NASSAU, BAHAMAS — Prime Minister Philip Davis will meet with retailers next week and convey the necessity to strike a ‘balance’ between their profitability and ensuring food security for Bahamians, Press Secretary Clint Watson said yesterday.
Bahamas Retail Grocers Association president Philip Beneby in an interview with Eyewitness News this week warned that the federal government’s decision so as to add 38 extra food items to the value control regime would “cut deep” into the profit margins of local retailers, adding that some may not last the six month trial period of the regime’s expansion.
Davis during a televised national address Tuesday night acknowledged the high cost of living within the country as he pledged to do more to tackle the difficulty. Davis announced that the federal government has added 38 new items to be subject to cost controls within the country.
“We’re limiting the wholesale and retail markup of on a regular basis items like diapers, and food like chicken, eggs, bread, bananas, apples, oranges, broccoli, onions, and potatoes. This stuff are being added for at the very least a 6-month period, at which point we’ll review and evaluate the impact on businesses and consumers,” said Davis.
When asked about concerns expressed by retailers over the expansion of the value control regime, press secretary Clint Watson said: “There may be a gathering with the prime minister and retailers next week Tuesday. What the prime minister will convey to them is that providing relief for the Bahamian people is primary on the list of the prime minister.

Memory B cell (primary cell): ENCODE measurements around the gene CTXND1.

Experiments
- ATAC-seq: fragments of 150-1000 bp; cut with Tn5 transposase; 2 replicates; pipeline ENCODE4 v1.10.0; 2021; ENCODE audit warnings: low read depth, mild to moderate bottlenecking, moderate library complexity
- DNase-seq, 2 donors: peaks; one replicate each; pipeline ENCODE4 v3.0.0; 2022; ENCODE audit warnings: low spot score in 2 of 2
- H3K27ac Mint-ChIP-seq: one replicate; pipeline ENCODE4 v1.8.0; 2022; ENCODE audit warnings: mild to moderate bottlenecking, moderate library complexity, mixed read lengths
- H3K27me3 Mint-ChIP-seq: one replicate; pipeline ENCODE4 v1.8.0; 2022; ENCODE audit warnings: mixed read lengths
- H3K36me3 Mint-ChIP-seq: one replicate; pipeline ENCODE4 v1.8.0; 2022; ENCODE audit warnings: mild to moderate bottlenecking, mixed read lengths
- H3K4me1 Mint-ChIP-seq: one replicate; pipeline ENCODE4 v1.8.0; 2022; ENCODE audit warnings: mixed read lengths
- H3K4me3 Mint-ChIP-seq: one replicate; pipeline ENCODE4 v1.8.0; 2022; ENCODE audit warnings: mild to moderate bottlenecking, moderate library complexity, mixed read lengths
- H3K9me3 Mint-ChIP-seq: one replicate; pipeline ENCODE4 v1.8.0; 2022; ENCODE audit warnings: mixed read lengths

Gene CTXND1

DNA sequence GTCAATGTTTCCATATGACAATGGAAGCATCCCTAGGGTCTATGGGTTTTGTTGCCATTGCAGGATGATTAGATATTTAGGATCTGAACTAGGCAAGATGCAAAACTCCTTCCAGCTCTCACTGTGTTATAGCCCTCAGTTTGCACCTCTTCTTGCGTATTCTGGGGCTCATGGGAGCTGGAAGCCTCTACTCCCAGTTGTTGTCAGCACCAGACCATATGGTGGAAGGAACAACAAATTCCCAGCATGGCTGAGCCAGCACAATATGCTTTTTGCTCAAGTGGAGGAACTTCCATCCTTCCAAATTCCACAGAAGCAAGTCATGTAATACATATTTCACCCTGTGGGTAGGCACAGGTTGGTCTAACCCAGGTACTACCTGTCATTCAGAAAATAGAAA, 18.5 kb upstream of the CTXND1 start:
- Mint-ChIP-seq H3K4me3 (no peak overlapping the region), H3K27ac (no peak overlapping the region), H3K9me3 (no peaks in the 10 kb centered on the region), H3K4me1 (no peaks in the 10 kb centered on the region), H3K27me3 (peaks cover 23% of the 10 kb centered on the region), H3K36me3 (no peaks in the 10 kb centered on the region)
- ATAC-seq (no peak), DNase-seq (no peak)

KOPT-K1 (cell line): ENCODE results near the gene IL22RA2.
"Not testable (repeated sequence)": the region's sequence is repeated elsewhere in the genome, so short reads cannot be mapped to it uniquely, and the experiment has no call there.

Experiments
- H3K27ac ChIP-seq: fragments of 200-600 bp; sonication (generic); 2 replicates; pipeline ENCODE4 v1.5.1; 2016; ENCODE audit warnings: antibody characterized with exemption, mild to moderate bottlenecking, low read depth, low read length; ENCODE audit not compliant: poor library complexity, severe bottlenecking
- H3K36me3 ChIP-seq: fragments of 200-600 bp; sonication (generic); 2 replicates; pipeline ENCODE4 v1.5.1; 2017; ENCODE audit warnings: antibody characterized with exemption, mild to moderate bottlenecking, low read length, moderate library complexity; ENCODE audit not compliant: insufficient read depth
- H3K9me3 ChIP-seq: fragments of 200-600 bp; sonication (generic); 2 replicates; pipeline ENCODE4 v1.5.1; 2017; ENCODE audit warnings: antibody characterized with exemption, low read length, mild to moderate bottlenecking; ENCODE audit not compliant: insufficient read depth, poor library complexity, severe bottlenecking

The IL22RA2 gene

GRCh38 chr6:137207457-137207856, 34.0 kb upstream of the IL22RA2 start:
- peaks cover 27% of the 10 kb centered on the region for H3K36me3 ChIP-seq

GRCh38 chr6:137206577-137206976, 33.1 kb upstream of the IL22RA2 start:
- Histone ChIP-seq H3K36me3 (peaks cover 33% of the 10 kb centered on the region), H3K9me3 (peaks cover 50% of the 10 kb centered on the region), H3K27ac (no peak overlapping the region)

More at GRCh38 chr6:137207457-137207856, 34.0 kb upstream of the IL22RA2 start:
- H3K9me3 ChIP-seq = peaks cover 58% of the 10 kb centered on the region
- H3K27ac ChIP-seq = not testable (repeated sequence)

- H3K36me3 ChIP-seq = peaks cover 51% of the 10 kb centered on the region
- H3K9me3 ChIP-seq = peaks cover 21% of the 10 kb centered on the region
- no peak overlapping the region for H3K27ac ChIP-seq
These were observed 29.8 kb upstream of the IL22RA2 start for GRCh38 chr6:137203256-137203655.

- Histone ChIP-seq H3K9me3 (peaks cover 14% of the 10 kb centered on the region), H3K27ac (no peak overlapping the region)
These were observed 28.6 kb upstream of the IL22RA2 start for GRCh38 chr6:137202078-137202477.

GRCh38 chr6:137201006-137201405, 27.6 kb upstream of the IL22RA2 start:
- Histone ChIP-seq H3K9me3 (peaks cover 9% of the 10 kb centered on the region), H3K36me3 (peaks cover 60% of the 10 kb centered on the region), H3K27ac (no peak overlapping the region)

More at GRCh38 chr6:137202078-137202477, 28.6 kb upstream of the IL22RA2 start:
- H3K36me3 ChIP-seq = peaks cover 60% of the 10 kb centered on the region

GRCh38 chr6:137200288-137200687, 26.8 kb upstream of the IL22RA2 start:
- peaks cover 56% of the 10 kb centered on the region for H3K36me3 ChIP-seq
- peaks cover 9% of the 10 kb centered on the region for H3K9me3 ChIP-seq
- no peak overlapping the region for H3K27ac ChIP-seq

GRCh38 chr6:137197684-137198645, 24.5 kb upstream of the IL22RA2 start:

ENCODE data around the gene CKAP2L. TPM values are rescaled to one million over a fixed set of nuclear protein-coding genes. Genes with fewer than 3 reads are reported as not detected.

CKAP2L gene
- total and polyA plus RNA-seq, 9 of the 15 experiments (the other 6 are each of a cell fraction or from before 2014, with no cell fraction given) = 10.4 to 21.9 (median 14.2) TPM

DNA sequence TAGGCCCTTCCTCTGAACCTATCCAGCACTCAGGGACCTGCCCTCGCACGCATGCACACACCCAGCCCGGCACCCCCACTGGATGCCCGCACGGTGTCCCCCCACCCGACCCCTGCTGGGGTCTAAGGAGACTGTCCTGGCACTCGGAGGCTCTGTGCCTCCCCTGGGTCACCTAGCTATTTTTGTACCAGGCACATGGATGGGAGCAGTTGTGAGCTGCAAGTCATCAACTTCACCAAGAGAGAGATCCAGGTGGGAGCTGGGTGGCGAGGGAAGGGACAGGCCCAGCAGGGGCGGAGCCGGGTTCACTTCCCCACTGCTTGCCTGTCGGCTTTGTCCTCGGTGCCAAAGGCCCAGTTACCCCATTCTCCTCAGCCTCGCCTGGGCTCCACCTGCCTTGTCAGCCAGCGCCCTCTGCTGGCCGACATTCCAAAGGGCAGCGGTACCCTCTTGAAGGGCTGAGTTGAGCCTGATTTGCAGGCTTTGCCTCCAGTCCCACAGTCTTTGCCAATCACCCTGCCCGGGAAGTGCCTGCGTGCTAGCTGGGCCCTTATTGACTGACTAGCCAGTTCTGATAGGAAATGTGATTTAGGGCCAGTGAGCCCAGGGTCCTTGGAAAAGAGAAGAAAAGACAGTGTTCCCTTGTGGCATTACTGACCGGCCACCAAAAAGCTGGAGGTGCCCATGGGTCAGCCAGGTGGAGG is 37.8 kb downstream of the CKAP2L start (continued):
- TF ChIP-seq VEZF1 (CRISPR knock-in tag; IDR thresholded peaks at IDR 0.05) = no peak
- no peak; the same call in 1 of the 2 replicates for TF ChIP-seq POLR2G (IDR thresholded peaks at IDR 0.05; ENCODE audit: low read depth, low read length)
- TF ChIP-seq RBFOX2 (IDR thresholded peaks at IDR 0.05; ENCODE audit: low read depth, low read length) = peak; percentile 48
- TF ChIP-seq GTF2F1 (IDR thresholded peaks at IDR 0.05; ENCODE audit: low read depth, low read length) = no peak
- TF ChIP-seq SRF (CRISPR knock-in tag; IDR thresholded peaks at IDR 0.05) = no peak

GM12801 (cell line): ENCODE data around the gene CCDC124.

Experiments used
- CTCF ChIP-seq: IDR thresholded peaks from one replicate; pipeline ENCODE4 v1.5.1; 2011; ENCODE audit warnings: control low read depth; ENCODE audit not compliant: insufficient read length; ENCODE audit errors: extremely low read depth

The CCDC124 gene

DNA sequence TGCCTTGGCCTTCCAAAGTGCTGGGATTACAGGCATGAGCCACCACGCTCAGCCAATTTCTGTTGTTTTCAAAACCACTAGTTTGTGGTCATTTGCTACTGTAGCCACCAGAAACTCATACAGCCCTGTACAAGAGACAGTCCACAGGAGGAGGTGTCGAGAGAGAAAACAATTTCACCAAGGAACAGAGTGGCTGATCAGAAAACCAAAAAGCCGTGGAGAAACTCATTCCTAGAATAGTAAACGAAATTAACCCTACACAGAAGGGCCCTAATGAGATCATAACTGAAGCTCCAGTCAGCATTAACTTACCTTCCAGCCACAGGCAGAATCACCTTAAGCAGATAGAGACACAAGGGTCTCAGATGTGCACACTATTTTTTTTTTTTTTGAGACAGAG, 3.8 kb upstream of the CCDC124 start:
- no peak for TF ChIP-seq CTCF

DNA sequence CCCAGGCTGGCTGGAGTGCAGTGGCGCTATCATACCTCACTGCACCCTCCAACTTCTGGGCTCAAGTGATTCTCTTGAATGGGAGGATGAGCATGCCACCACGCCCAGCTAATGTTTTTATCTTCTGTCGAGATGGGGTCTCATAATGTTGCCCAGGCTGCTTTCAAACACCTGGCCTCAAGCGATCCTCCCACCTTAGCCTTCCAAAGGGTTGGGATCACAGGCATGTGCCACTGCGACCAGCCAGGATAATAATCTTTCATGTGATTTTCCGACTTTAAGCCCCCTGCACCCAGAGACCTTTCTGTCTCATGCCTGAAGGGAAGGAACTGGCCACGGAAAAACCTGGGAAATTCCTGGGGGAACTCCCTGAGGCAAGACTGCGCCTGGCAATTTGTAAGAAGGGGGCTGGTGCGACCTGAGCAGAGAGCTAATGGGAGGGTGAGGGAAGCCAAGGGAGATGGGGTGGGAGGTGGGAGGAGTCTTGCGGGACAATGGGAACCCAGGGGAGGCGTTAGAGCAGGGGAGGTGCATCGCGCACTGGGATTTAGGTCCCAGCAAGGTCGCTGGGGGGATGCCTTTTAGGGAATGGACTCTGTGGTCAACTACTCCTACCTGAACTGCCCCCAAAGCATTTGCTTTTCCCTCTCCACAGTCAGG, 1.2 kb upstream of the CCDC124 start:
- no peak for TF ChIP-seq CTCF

“Access to food is significant for our people. There should be a way we are able to manage how are in a position to be certain that people can afford to go to the food market and buy goods for his or her families. What the prime minister has done is put relief in place for wholesalers and for retailers.
The press secretary pointed to the reduction in customs and import duties on food that was intended to bring some relief to wholesalers and be passed on to consumers.
Watson added, “The prime minister will seek advice from them. One in every of the things he’ll convey to them is that we wish to offer an environment where retailers can thrive but additionally one where consumers and Bahamians can survive. Having the ability to find that balance is what the prime minister is doing.”